The Benefits of a Trailing Stop
Before you actually enter a trade, you always need to have a firm idea of where you plan on exiting and admitting you are wrong. What is much harder to do is determining when you are right without leaving money on the table. This is where a trailing stop loss can come into play.
Not every trading strategy is geared toward using a profit point that is a moving target. For example, if you plan on scalping the market, you cannot afford to risk removing a profit level, and hope the market continue to move your way. The same can be said for a mean verting strategy with a currency pair or index that trades in a relatively tight range. A trailing stop is best geared for a trend following strategy that uses momentum to capture a move.
In general, trend following strategies are geared toward capturing large moves when a market is beginning to trend. One of the problems with a trend following strategy is that determining when a trend is in place usually requires a signal that lags, at the trend needs to begin for you to realize that there is a trend.
One of the most commonly used trend following strategies is the moving average crossover strategy. This strategy waits for a short term moving average to cross above or below a long term moving average. The chart of the USD/JPY shows 4-specific scenarios when the 20-day moving average crosses either above or below the 50-day moving average.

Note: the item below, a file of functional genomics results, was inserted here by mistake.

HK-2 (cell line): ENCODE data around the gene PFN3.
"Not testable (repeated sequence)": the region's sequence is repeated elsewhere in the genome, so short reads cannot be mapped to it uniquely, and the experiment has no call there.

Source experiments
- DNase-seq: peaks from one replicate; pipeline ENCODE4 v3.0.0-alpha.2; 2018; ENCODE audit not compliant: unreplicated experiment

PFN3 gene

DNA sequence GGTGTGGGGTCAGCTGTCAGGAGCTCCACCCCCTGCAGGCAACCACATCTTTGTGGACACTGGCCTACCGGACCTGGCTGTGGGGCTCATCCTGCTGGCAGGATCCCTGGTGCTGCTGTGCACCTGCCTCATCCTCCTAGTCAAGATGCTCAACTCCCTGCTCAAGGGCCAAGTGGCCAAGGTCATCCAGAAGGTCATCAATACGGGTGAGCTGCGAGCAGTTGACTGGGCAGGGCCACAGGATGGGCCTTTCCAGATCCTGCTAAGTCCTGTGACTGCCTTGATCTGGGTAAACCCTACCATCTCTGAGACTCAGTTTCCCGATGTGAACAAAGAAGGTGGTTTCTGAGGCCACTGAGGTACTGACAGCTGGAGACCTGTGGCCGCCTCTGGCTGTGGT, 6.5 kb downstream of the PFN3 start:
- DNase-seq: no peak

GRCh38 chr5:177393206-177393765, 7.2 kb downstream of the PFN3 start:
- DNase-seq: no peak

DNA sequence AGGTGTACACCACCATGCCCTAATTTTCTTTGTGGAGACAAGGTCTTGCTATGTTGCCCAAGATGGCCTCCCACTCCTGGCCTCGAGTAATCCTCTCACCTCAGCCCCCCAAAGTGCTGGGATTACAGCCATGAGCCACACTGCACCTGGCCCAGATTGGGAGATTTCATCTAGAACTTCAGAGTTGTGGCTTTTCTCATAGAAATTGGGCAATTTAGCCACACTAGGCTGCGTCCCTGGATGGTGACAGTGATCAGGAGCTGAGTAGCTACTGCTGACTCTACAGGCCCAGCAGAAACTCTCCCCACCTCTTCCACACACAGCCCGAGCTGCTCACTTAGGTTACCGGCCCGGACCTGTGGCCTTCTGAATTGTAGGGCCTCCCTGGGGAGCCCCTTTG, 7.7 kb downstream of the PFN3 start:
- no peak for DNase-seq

The issue with this type of strategy is that the signal is late many times, and if a trend is not in place you experience a loss. Since markets generally trend only about a third of the time, you have to make more on your winning trades than you lose on your losing trades for this type of strategy to make financial sense.
The key to a successful trend following strategy is to ride the trend until to turns around. The best way to do this is to evoke a trailing stop. A trailing stop is a stop loss that continues to move with the market.
As the trend takes hold and the market moves in your direction you continue to move your stop with the market. So instead of creating a trading strategy where you plan to make $2 for every $1 that you risk.
You set your initial stop loss, and then move it with the market as it changes. Many traders will wait for a reverse signal to help the determine that the market has changed trends. Other will use a shorter-term moving average cross over to help them determine that the market has changed direction.
Using a trailing stop loss with a trend following strategy will keep you in the market as it moves your way and allow you to reap substantial gains which will make up for the losses you experience when the security you are trading is range-bound.